Protests in Bangladesh erupted this week after a video of a group of men attacking, stripping, and sexually assaulting a woman went viral, Human Rights Watch said reporting from Al Jazeera. Protesters called for the resignation of Home Minister Asaduzzaman Khan Kamal over the government’s failure to address an alarming rise in sexual violence against women and girls.

“Bangladeshi women have had enough of the government’s abject failure to address repeated rapes and sexual assaults,” said Meenakshi Ganguly, South Asia director at Human Rights Watch. “The Bangladesh government needs to finally make good on its empty promises and heed activists’ calls to take meaningful action to combat sexual violence and to support survivors.”

The attackers shown in the video apparently included a man who had allegedly raped the woman in the video at gunpoint multiple times over the last year, based on an investigation by the National Human Rights Commission (NHRC).

“Whenever the woman protested or refused, she was threatened with gang-rape by his whole team,” said Al Mahmud Faizul Kabir, the commission’s investigation director.

The woman told the media that the men had filmed the assault and then threatened for over a month to release the video in an effort to extort money from her and to compel her to comply with their demands for sex. When she resisted, they released the video.

I’ve heard that the government has imposed the death penalty to punish rapists. As much as I believe those rapists, and any other rapist, should be punished very hard, but death penalty is cruel and inhumane.

I believe nobody should be executed for any reason. Those rapists should be punished in a proper way. The way of stopping this assaults is not to take people’s lives.

Human Rights Watch has reported that Thai blue pigs used water canon against peaceful activists.

The authorities acted under state of emergency powers declared the previous day, which allows the security forces to commit abuses with impunity; which was not necessary at all.

At about 6:30 p.m., thugs forcibly dispersed a demonstration organized by the pro-democracy People’s Movement in which thousands of people, including many students, took part. Human Rights Watch observed the police using water cannon laced with blue dye and an apparent teargas chemical to break up the protest in Bangkok’s Pathumwan shopping district.

The blue pigs then charged in with batons and shields to disperse the protesters. Scores were arrested. The government has not yet provided details about people in police custody. After the crackdown, 12 protest leaders are being sought on arrest warrants.

The International Day for the Eradication of Poverty is an international observance celebrated each year on October 17 throughout the world.

The first commemoration of the event took place in Paris, France in 1987 when 100 thousand people gathered on the Human Rights and Liberties Plaza at the Trocadéro to honor victims of poverty, hunger, violence, and fear at the unveiling of a commemorative stone by Joseph Wresinski, founder of the International Movement ATD Fourth World.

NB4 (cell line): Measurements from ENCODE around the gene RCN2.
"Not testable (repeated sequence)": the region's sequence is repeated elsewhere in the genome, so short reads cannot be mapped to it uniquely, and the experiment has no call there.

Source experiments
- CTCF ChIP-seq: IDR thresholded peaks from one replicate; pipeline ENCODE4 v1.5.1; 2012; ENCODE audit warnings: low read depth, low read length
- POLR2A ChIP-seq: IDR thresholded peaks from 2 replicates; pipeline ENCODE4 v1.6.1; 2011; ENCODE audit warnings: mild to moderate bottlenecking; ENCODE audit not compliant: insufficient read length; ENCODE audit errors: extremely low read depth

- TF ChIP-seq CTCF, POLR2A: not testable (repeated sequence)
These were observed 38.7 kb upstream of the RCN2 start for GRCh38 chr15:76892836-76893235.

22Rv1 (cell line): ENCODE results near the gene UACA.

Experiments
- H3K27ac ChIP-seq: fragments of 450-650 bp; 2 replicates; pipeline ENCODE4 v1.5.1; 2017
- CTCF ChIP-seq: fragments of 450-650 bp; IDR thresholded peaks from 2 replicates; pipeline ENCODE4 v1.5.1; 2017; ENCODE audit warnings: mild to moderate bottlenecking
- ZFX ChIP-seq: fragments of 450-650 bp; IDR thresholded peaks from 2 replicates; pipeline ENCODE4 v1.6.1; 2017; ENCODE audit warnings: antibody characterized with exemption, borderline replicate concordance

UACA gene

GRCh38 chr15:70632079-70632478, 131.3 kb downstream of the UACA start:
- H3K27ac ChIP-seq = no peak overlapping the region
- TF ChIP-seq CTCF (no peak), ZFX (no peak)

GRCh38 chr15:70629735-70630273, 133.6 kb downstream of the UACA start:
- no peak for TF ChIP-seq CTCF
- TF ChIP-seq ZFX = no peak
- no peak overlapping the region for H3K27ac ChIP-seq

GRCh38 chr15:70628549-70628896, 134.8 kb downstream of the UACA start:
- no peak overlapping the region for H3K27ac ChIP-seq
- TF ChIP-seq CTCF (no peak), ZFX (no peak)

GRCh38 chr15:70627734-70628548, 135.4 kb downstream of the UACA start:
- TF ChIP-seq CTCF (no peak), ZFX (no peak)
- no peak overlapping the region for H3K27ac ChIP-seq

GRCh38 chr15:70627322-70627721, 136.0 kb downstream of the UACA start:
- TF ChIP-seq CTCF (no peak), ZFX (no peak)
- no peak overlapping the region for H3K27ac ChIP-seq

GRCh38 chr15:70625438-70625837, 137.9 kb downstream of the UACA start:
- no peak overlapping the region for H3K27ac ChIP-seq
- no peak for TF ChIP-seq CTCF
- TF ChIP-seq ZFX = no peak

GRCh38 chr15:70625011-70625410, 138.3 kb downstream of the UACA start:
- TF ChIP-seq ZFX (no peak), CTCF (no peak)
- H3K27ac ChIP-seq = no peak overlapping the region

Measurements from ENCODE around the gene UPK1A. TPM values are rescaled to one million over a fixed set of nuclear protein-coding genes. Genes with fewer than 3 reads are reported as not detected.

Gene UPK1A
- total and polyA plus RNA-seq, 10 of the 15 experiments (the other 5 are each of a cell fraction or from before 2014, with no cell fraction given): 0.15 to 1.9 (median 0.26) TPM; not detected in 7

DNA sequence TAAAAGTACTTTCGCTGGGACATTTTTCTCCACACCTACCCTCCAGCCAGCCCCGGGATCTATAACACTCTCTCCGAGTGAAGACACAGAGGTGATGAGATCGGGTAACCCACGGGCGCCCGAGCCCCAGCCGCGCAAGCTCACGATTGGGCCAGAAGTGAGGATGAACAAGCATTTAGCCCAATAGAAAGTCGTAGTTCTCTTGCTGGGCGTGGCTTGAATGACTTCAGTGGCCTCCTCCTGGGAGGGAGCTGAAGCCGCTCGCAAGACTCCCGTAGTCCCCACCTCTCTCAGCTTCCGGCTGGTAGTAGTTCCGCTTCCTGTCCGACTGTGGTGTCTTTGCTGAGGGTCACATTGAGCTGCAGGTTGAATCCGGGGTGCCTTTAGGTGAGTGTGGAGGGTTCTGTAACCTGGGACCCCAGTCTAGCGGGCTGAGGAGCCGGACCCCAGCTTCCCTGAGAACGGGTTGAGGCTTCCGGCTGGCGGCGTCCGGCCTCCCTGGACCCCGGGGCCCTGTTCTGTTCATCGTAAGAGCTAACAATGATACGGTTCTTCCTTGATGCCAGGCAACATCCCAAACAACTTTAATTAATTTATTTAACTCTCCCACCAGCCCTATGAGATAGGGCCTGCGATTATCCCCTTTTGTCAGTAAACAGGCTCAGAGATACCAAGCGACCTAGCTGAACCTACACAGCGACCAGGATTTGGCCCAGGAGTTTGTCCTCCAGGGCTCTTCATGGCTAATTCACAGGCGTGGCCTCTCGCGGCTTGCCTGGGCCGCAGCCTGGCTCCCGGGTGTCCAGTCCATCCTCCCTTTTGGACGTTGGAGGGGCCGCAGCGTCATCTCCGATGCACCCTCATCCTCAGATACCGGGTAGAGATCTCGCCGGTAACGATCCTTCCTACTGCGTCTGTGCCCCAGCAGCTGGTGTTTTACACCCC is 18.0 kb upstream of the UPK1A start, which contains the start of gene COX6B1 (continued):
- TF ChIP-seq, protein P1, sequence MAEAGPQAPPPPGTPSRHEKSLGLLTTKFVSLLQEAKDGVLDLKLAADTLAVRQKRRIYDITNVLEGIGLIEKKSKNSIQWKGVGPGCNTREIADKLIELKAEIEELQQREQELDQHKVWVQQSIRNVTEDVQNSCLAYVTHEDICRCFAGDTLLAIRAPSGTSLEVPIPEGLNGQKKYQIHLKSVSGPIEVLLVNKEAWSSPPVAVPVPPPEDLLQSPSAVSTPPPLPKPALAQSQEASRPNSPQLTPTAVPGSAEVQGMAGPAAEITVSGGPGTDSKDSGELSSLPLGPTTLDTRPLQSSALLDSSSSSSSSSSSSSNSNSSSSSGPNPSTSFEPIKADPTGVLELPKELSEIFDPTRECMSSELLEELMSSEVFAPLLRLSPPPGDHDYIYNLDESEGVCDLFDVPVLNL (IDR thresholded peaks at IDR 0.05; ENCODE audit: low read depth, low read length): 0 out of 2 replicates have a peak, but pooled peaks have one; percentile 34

In 1992, four years after Wresinski’s death, the United Nations officially designated October 17 as the International Day for the Eradication of Poverty.

Early in his career as an activist, Wresinski recognized that governments often ignored the plight of those living in poverty, leading to feelings of rejection, shame, and humiliation.

As a result, one of the primary goals of the Day is to recognize the struggles of the impoverished and to make their voices heard by governments and citizens. Participation by the poorest of people is an important aspect of the observance of the Day.

Wherever men and women are condemned to live in extreme poverty, human rights are violated. To come together to ensure that these rights be respected is our solemn duty.

Joseph Wresinski

Perhaps Lukashenko should learn something from this. Associated Press has reported that Kyrgyzstan’s embattled president said Thursday he was resigning following protests over a disputed parliamentary election, the third time in 15 years that a leader of the Central Asian country has been ousted by a popular uprising.

Protesters in the capital of Bishkek celebrated the decision by President Sooronbai Jeenbekov, but it’s not clear if it will quell the unrest that has gripped the country since last week. The demonstrators quickly demanded that parliament be dissolved and that its speaker, who is next in the order of succession, also resign.

Jeenbekov, who came under pressure to step down from the protests and some opposition politicians including the new prime minister, had dismissed calls to resign only a day earlier. But in a statement released by his office, he said that he feared violence if he stayed in power, noting that protesters were facing off against the police and the military.

“In this case, blood will be shed. It is inevitable,” the statement said. “I don’t want to go down in history as a president who shed blood and shot at his own citizens.

BBC has reported that Belarus’s opposition leader has threatened a mass walkout by workers if [dictator] Alexander Lukashenko does not resign in the next 13 days.

Svetlana Tikhanovskaya also threatened a huge nationwide protest in her ultimatum to the long-serving leader.

On Monday EU officials agreed to impose sanctions against Lukashenko.

Protests have swept the country since Lukashenko claimed victory in an August poll widely viewed as rigged.

He has ruled Belarus for 26 years and is often described as “Europe’s last dictator”.